Set in 1950s Brooklyn, we watch like voyeurs as Eddie (played with real conviction and sympathy by Con O'Neil) strives to protect his niece - Catherine (Leila Mimmack) from the real world around her. But her future boyfriend - Italian immigrant - Rodolpho (Ronan Raftery) likens this to holding a baby bird; trying to love and protect but ultimately - stifling the creature and halting its endeavours to fly.
Meanwhile Eddie's wife Bea (Anna Francolini) is forced to choose between her niece and her husband, as his stubborn behaviour unleashes hiddes desires which threaten to bring down his family and his standing in the local community. Itallian American and working class; the values which underpin this family are at stake, as the popular local man attempts to crush Catherine's attempts to fly the nest and gain some independence.
Frankcom's direction is subtle yet incredibly effective, leading to heart-wrenching results. Known for her slow burning scenes, View From The Bridge is no exception, as Miller's brilliant Brooklyn tale begins with liberal lashings of humour, but this is soon replaced by a looming sense of tragedy, as Eddie becomes convinced by his own arguments.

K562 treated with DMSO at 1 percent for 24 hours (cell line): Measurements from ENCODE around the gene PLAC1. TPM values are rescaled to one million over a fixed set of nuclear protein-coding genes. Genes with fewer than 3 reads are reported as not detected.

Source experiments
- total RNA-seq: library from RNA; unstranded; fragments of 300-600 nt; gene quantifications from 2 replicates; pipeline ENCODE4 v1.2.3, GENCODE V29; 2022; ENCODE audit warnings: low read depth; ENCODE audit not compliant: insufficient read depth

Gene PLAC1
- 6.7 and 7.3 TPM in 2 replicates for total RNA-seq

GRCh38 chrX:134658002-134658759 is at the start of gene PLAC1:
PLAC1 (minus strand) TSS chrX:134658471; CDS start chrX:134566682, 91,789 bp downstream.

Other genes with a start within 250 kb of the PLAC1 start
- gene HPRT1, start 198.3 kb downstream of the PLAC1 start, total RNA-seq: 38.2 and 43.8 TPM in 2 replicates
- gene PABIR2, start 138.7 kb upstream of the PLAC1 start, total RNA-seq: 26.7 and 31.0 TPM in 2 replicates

O'Neil is quietly brooding to begin with and when his character flips, it is genuinely shocking to witness. Yet he imbues Carbone with sympathy at every twist and turn. Mimmack's accent may waver but her turn is controlled and way beyond her years and Raftery is a real find as Rodolpho the immigrant who turns all their lives upside down. He has a real gift for comedy, yet plays the dramatic elements well also. Francolini's accent is spot on as is her fantastic performance; as she truly gets under the skin of the complex Bea. Ian Redford is also impressive as narrator Alfieri.
James Cotterill's Set Design is minimalist but highlights how this family is slowly breaking down and Johanna Town's lighting is evocative throughout.
At times, the action is marred by the use of extras who witness Eddie's self destructive behaviour close up. But because they are placed all around the stage, some audience members cannot always see events unfold for themselves, which is a shame. Otherwise, this is one steely, yet emotionally resonant production which still packs as mighty a punch as Kate Water's dazzling fight scenes.